Indigenous Circle Banner, with the indigenous circle logo

On March 22, let our rallying cry be ‘No one without water!’

OPSEU SEFPO presents 2021 World water day Virtual Forum. Sunday March 21 from 2PM-5PM
Facebook
Twitter
Email

Of all the United Nations days that OPSEU/SEFPO marks, World Water Day, March 22, is one of the most important ones. Why? We need water to stay alive. Second, needlessly and tragically, a chronic lack of safe drinking water directly affects the lives of hundreds of thousands of Indigenous people.

There is perhaps nothing more telling in terms of the federal government’s neo-colonialist attitude towards First Nations than its chronic inaction on ensuring every single reserve in Canada has a constant and ample supply of clean drinking water.

The federal government acknowledges there are 58 long-term drinking-water advisories in First Nations across Canada. This shameful figure flies in the face of a 2010 UN resolution recognizing the human right to water as “essential for the full enjoyment of the right to life.”

When the Trudeau government came to power in 2015, it committed to fixing the water crisis by 2021, but it has failed to keep its promise. A Globe and Mail analysis published earlier this month indicates that two Ontario First Nations – Shamattawa and Shoal Lake 40 – have been on long-term water advisories for more than two decades, while a further 10 have gone without clean water for 10 years.

Neskantaga First Nation, 450 km north of Thunder Bay, has been under boil advisory since 1995 – the longest in Canada. Think about that for a moment. Residents in their early 20s have never had access to safe drinking water. Last December, the community was once again evacuated for two months because of problems with its drinking water treatment plant.

The Grassy Narrows (Asubpeeschoseewagong) First Nation, 100 km northwest of Kenora, has experienced mental and physical health issues for decades owing to toxic mercury levels in the nearby English-Wabigoon River. Dryden Chemicals dumped mercury into the system between 1962 and 1970, resulting in some 90 per cent of Grassy Narrows residents suffering from mercury toxicity. It’s a particularly disgraceful example of profits poisoning people.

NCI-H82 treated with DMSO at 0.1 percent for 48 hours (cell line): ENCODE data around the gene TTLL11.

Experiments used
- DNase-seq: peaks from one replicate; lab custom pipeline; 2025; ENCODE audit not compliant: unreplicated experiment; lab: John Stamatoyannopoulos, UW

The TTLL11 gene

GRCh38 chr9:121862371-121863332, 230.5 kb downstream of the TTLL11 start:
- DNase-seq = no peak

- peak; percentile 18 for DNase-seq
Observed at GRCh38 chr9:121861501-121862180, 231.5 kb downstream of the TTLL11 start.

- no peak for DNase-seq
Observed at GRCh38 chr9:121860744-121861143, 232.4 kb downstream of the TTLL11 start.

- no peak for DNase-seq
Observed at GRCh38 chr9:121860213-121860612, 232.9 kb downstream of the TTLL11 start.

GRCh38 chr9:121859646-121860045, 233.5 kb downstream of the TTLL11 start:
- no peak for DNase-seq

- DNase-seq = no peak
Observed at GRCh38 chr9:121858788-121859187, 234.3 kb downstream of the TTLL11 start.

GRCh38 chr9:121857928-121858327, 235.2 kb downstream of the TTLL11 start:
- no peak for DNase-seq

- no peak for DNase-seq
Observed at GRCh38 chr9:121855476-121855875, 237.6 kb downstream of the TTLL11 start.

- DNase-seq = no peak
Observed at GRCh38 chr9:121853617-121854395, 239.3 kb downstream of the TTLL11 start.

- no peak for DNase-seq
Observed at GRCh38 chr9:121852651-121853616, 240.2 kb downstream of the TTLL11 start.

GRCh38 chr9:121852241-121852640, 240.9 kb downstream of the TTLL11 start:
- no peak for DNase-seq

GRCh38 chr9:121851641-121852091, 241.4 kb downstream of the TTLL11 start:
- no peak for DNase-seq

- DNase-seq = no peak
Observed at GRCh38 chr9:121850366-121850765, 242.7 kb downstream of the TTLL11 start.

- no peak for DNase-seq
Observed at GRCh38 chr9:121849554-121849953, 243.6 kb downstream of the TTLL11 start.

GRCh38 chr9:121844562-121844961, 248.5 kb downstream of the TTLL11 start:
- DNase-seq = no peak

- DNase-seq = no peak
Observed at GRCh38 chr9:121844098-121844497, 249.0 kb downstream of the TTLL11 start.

In a statement released on March 18, 2021, the Canadian government said it was investing $69.5 million; the Ontario government, $16.9 million; and Zhiibaahaasing First Nation Chief Irene Kells, on behalf of Ontario Indigenous communities, $5.8 million, for clean water, wastewater and storm water infrastructure projects in First Nations across the province. While this overdue money is certainly needed and welcome, reliable means of getting the funds to the communities must first be put in place.

OPSEU/SEFPO has been an active voice in the struggle to get clean water to First Nations. We’ve been talking about this scandal for years and held World Water Day events. Notably, in 2017 the Indigenous Mobilization Team assembled water protectors to a highly successful “Water is Life” symposium. In 2018, the Indigenous Circle, in partnership with Indigenous water keepers, presented a resolution at Convention calling for action to protect water.

This year, the Indigenous Circle is extremely proud to present a virtual World Water Day Forum to take place this Sunday, March 21, from 2 p.m. to 5 p.m. To register, please contact the Equity Unit at equity@opseu.org with your name and local number.

The Indigenous Circle continues to lobby government to end its chronic foot-dragging and get clean water to every Canadian. It goes without saying that OPSEU/SEFPO’s leadership and membership support the Indigenous Circle 100 per cent.

The theme of World Water Day 2021 is “valuing water.” For the majority of Ontarians who have never gone without safe drinking water, this is a lesson we must learn. It’s also one that governments must learn, not just when they fail to ensure communities have clean water, but when they let multinationals like Nestlé buy Ontario spring water for five cents per 100 litres.

We must start taking water management seriously. Because not only does everyone need clean water now, but we also must make sure everyone continues to have access to it into the future, whether in Shamattawa or Shoal Lake 40 or Sudbury or Scarborough. Because our most precious of commodities must be for people – not profit.

In solidarity,

OPSEU/SEFPO President Warren (Smokey) Thomas
Eduardo (Eddy) Almeida, OPSEU/SEFPO First Vice-President/Treasurer